Do you often wake up with a headache, even when you had enough sleep? While taking a bite of food, do you feel pain in your jaw? Or maybe you’ve become aware that you’re constantly clenching and grinding your teeth. If any of these symptoms are familiar to you, you may be suffering from bruxism. Bruxism is a dangerous dental disorder that, often referred to as teeth grinding, is prevalent in both children and adults of all ages. Bruxism while sleeping is more common but you can have it while awake also. However, this can be treated and cured by appropriate instruments and management recommended by dentists. Learn more about bruxism treatment.
Is Bruxism A Risky Behavior?
Even while grinding your teeth may just seem like a small irritation, the condition known as bruxism can have some significant consequences.
- Long-term effects of teeth grinding might include recurrent headaches.
- You can have soreness in the jaw muscles.
- Lockjaw is an immediate consequence.
- Sensitivity in the teeth is also common.
- Even broken and worn-down teeth can be seen.
Fortunately, there are a variety of treatments available for bruxism, which may help you stop the habit and protect your teeth from the damage it causes.
Common Reasons For Bruxism:
There are a variety of factors that may lead to teeth grinding, such as-
- Addictions (such as drinking or smoking)
- Dental misalignment, etc.
If you can determine the reason behind your teeth grinding, you will be better able to control your bruxism and safeguard your oral health in the long run. Find out more at bruxism treatment.
How Do You Manage Bruxism?
The following are six suggestions for the management of bruxism:
- Put a mouthguard into use
The nighttime clenching or grinding of teeth is a common symptom of bruxism for many individuals. Your dentist may recommend that you wear a protective mouthguard if they see that you grind your teeth regularly. Because it is not practical to wear a mouthguard during the day, they are particularly helpful for those who grind their teeth at night. Plastic mouthguards serve to separate your top teeth from your bottom teeth and put your teeth in the correct position for speaking and eating.
- Managing your anxiety
Are you getting tense feeling recently? That might very well be the reason why you’re grinding your teeth in your sleep. Anxiety is one of the primary contributors to bruxism. The simple act of meditating daily, developing a relaxing routine to follow before going to bed, and participating in other forms of good self-care are all effective methods for managing anxiety. And, as an after-effect, your bruxism will be reduced. If your anxiety continues to bother you, you may want to discuss it with a professional who is licensed to practice psychology or clinical social work.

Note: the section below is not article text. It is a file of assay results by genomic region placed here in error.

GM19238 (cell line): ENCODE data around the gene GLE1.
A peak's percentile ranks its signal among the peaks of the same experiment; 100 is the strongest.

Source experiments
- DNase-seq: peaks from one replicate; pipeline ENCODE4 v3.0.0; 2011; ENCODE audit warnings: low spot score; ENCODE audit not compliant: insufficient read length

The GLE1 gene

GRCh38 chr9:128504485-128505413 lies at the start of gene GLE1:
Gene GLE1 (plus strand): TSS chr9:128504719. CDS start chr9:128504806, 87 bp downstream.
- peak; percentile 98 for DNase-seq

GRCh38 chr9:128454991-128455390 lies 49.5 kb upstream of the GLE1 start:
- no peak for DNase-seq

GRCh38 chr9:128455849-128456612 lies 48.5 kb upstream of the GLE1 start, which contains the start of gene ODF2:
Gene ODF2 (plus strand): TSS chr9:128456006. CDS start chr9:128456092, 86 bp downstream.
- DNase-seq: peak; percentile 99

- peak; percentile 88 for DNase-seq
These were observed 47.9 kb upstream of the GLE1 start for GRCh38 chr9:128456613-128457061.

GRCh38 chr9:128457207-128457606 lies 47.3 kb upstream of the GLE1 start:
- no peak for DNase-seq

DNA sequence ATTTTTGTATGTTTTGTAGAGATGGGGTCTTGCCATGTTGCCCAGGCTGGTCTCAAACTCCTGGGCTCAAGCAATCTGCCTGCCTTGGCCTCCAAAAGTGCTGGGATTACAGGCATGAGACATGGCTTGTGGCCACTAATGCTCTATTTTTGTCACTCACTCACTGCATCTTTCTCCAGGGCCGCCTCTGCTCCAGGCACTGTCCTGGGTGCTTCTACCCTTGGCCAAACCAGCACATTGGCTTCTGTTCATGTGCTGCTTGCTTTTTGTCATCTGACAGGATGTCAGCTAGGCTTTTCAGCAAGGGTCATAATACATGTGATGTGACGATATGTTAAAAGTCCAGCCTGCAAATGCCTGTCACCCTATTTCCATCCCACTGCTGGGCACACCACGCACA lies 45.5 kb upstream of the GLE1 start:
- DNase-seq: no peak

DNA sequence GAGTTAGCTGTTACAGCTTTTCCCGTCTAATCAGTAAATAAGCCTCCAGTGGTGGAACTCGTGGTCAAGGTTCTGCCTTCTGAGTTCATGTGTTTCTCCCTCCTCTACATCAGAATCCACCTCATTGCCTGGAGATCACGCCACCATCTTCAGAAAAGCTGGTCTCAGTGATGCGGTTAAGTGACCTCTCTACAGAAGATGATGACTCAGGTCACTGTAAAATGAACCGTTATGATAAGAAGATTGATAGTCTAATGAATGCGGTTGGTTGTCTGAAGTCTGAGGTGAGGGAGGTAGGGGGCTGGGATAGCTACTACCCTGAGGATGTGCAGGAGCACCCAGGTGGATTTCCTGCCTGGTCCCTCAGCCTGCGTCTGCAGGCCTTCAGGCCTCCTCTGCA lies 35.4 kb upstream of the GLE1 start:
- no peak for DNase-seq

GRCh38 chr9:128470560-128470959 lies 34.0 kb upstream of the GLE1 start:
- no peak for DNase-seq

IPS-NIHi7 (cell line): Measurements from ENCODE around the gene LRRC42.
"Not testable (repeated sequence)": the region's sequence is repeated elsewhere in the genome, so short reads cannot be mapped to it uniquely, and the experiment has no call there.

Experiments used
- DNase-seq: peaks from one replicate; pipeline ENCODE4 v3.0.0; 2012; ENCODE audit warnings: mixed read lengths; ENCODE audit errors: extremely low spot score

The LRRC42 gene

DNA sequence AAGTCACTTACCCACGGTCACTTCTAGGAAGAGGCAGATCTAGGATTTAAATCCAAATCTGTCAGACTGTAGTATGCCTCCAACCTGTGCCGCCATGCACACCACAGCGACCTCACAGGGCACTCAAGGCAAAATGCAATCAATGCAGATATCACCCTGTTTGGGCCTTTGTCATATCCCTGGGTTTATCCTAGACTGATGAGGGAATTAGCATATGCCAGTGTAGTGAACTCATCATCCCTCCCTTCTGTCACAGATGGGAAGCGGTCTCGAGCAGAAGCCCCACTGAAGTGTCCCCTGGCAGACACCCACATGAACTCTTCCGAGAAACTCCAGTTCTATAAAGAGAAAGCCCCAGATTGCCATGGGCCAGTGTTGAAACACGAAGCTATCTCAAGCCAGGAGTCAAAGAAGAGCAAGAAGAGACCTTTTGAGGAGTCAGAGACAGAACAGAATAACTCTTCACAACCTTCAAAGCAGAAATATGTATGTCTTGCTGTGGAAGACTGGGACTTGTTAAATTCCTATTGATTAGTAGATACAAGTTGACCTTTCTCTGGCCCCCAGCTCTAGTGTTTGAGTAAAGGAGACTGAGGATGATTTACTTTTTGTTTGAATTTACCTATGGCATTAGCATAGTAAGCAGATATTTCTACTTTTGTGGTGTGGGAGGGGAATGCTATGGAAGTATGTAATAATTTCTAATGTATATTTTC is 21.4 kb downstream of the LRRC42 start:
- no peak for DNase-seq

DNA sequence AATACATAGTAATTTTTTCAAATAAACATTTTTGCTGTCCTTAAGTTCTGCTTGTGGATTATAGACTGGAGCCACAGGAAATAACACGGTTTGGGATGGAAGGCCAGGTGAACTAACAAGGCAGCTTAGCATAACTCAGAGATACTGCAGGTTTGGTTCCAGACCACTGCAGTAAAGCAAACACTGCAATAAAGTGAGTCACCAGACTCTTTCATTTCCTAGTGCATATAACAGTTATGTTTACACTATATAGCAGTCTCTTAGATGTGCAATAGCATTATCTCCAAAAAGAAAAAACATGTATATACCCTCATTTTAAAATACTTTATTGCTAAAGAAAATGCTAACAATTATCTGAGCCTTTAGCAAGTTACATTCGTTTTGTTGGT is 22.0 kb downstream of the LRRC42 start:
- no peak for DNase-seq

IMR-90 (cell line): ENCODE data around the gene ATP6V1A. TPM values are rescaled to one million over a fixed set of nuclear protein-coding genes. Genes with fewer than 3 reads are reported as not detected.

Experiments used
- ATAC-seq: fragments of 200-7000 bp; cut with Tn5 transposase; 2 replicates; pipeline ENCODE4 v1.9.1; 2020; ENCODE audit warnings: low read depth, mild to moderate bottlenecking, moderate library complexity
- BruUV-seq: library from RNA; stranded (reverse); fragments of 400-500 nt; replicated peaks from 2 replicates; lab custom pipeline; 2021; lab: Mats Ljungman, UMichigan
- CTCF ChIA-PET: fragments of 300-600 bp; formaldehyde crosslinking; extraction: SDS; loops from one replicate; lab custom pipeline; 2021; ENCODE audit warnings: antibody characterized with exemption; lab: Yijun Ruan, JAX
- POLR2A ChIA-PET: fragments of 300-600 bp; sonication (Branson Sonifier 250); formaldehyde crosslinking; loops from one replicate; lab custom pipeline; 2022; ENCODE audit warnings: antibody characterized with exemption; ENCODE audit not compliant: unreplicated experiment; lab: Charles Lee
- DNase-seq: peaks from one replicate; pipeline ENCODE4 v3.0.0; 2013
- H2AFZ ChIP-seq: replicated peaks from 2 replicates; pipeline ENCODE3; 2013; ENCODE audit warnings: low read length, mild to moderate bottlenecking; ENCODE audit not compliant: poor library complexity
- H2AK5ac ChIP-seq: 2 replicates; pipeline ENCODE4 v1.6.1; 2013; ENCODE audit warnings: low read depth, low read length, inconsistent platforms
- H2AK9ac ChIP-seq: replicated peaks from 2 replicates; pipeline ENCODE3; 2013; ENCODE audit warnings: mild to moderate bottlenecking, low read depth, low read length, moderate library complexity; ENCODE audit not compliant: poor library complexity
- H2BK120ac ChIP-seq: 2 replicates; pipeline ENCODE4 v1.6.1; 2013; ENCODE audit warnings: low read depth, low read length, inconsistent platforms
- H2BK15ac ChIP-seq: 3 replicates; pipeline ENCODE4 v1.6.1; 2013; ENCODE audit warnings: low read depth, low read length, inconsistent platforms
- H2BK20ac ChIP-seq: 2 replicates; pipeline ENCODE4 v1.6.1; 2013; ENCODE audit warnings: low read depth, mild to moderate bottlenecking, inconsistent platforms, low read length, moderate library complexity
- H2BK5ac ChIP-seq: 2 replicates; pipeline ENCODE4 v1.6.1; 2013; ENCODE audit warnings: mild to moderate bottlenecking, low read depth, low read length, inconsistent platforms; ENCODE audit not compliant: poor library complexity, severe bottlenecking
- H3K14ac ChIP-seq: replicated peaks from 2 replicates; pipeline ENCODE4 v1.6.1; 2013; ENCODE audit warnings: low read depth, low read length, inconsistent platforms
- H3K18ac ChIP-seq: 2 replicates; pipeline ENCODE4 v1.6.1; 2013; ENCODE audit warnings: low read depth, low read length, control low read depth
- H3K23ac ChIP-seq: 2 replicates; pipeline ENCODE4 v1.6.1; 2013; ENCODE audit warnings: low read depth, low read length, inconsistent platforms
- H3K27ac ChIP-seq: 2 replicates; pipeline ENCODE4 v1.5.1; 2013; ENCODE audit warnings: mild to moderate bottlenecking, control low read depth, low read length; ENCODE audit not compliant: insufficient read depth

- Altering the routines of your daily life
Your habits of daily living might be a significant contributor to your anxiety and the bruxism that it causes. Your anxiety may spike if you work right up until you go to sleep or if you spend most of your day sitting. Managing your bruxism may need just minor adjustments to your daily routine, such as increasing the amount of exercise you receive, boosting your diet, and maintaining a healthy separation between your personal and professional lives.
- Adjusting the position of your teeth
Misaligned teeth are one of the most common reasons for teeth grinding, particularly in youngsters. If your teeth are not properly aligned, your jaws may have trouble completely shutting, which may cause your teeth to slip and slide every time your mouth is closed. If you want your teeth to be aligned properly, you should talk to your dentist about corrective solutions like braces or Invisalign.
- Cut down on the coffee
Caffeine consumers who often use the stimulant should heed the following warning before requesting orthodontic treatment.. Caffeine causes an increase in both your heart rate and blood pressure, which may result in nervous behaviors such as bruxism.
- Quitting drinking and smoking
Recent research that was published in the Journal of the American Dental Association concluded that bruxism may be brought on by long-term use of cigarettes and alcohol. The addiction or dependence on alcohol or nicotine may lead to shortened sleep cycles and anxiety symptoms, which both contribute to teeth grinding. So, reducing the consumption of these things can improve your bruxism recovery.
If you are experiencing a problem with grinding your teeth, a qualified dentist can assist you in finding a remedy that is suitable for your situation The Doctors treat their patients who grind their teeth in several different methods. Skilled dentists will analyze your problem and treat it only in the right way.